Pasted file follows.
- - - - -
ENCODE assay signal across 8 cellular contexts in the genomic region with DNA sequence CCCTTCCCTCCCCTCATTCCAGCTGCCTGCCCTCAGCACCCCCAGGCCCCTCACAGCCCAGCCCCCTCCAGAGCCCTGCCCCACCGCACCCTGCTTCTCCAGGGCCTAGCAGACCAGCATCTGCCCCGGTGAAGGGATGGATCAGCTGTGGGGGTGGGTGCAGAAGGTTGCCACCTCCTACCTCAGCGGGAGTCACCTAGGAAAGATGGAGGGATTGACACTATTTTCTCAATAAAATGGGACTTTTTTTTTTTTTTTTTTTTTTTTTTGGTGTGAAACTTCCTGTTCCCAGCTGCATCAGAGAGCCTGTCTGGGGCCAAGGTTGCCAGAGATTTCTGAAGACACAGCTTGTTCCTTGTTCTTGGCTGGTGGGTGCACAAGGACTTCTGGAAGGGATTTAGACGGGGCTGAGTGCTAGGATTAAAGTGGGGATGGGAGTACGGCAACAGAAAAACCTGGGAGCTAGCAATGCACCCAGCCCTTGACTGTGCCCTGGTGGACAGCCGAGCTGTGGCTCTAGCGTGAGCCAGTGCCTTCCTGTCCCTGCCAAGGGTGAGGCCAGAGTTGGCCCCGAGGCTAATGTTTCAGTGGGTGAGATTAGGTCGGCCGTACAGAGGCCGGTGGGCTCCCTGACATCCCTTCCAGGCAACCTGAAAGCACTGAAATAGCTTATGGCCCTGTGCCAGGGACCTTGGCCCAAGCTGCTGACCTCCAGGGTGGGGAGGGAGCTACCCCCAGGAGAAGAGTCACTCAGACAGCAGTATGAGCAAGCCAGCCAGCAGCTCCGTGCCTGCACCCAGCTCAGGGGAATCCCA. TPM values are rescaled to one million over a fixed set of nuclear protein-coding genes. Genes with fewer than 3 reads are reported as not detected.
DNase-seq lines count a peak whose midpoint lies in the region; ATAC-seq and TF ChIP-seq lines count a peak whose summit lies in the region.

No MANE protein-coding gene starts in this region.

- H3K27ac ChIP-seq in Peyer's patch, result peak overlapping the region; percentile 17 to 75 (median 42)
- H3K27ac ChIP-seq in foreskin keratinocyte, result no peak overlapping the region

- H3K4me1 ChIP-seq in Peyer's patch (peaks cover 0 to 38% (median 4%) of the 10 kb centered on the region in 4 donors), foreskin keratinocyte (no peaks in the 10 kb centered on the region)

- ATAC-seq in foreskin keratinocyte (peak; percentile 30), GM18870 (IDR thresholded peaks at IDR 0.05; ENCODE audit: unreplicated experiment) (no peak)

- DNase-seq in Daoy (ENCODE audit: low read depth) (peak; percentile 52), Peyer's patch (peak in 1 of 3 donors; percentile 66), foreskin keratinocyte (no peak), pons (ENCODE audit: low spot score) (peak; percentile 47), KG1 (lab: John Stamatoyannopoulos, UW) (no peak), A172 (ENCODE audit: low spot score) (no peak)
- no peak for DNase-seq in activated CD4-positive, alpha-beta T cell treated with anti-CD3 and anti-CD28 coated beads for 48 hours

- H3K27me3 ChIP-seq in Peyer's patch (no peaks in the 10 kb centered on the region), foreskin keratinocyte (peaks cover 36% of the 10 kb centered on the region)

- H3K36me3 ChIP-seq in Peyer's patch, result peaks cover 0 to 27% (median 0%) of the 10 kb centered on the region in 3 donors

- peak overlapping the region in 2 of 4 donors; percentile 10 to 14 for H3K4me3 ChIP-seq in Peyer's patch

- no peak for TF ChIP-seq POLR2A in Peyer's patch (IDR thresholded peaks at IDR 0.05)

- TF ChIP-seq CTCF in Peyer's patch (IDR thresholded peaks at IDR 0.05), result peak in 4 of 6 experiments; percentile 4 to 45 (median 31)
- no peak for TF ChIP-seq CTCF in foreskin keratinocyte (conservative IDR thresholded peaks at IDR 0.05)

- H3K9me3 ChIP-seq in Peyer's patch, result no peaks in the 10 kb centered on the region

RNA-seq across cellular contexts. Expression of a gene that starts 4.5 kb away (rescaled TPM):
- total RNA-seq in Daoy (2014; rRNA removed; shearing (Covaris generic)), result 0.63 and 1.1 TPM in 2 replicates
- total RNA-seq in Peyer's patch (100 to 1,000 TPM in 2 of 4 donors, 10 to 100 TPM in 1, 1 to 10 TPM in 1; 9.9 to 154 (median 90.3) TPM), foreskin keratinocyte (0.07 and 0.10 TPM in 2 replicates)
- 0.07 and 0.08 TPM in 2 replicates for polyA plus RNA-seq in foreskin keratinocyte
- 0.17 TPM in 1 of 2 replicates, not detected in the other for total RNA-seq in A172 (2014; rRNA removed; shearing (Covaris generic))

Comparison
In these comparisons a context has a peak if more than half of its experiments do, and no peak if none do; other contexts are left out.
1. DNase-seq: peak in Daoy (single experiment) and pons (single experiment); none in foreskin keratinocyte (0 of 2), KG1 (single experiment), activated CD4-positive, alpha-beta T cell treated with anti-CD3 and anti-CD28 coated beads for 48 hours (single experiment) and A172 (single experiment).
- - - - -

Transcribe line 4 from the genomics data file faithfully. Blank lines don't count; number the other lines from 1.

- H3K27ac ChIP-seq in Peyer's patch, result peak overlapping the region; percentile 17 to 75 (median 42)